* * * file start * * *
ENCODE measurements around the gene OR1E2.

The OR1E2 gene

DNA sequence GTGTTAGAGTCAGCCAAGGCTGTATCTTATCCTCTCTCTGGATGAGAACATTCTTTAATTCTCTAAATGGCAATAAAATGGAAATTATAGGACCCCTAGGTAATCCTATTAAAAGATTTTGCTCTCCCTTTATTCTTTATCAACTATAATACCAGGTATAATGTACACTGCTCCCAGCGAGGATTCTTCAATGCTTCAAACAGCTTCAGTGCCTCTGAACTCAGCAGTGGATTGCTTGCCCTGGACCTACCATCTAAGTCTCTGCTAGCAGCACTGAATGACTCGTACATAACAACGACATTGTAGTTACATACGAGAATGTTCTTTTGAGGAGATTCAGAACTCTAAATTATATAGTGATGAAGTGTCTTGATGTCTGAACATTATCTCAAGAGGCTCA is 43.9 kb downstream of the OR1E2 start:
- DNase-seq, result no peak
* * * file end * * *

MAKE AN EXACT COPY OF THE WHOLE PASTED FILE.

ENCODE measurements around the gene OR1E2.

The OR1E2 gene

DNA sequence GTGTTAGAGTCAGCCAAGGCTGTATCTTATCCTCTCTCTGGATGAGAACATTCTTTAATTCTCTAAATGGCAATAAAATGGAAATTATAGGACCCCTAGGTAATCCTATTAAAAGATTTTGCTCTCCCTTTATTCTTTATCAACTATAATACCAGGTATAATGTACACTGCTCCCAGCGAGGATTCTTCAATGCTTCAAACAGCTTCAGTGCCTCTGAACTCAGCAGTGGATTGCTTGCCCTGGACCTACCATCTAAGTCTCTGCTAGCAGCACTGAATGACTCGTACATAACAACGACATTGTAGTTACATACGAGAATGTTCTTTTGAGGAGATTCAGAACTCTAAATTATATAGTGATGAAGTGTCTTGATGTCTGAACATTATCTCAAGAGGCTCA is 43.9 kb downstream of the OR1E2 start:
- DNase-seq, result no peak